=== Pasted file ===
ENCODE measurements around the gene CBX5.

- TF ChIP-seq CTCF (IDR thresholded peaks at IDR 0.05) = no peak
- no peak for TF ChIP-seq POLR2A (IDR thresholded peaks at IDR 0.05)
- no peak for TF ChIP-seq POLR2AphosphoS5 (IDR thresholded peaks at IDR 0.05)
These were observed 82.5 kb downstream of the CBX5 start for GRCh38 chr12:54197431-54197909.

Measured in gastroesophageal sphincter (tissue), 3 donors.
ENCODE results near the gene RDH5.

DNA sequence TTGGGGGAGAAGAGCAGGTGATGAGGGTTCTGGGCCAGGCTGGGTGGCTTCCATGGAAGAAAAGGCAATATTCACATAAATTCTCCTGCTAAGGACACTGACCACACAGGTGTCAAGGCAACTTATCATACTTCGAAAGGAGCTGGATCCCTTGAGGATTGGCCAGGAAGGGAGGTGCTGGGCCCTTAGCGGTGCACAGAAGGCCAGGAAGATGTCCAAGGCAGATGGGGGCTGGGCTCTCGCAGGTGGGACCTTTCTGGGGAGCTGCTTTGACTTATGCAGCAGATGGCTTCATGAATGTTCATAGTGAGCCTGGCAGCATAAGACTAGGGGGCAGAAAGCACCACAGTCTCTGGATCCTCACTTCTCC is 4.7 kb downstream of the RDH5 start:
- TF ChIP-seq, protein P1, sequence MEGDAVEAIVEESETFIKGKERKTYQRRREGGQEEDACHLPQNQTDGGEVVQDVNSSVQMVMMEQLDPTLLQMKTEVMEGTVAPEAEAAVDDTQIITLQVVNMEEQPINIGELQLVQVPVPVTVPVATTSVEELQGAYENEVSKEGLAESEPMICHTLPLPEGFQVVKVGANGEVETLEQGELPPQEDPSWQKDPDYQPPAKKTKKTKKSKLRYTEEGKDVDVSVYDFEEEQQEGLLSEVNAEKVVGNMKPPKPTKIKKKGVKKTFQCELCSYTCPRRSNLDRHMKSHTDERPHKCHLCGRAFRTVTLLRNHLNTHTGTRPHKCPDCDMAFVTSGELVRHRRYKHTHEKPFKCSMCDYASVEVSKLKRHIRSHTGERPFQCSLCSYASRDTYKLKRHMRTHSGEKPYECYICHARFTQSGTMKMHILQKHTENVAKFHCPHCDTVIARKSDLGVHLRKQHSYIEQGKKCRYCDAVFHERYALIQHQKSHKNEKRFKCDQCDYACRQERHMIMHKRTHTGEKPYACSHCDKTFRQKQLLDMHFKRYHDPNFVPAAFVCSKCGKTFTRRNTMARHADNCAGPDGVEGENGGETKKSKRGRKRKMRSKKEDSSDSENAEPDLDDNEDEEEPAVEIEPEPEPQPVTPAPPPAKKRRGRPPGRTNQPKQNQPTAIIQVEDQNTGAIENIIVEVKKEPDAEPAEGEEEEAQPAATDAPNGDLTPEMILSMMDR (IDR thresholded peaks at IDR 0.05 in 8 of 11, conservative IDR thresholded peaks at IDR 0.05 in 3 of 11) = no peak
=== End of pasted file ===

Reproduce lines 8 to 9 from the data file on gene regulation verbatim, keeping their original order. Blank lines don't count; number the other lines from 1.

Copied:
DNA sequence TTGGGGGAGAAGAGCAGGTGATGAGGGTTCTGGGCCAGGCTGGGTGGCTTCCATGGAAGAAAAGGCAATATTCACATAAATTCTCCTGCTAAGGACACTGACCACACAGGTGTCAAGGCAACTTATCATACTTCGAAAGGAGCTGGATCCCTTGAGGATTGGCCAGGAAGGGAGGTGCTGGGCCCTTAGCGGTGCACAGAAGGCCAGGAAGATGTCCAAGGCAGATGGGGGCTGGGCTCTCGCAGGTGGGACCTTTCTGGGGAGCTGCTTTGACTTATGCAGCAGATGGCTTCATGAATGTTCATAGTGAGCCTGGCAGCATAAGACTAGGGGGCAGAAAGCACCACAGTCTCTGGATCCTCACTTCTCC is 4.7 kb downstream of the RDH5 start:
- TF ChIP-seq, protein P1, sequence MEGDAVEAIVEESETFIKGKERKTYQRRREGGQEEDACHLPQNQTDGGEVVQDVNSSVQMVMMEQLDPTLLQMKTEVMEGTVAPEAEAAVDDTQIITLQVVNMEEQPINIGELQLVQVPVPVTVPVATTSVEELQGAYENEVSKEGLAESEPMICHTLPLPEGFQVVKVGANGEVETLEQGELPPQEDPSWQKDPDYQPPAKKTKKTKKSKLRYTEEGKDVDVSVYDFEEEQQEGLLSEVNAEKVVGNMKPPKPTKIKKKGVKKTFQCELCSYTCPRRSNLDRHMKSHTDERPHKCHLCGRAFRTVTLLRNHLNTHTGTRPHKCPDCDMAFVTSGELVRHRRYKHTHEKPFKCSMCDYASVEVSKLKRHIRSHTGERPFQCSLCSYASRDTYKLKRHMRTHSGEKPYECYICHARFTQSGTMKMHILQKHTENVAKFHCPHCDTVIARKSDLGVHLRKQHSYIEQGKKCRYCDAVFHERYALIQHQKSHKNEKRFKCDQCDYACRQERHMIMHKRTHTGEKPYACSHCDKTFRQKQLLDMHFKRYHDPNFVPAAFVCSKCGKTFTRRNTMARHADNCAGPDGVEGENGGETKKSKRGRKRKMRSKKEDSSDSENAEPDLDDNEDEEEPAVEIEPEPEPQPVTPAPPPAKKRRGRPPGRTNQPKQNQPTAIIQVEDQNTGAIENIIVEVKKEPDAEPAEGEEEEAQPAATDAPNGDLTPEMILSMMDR (IDR thresholded peaks at IDR 0.05 in 8 of 11, conservative IDR thresholded peaks at IDR 0.05 in 3 of 11) = no peak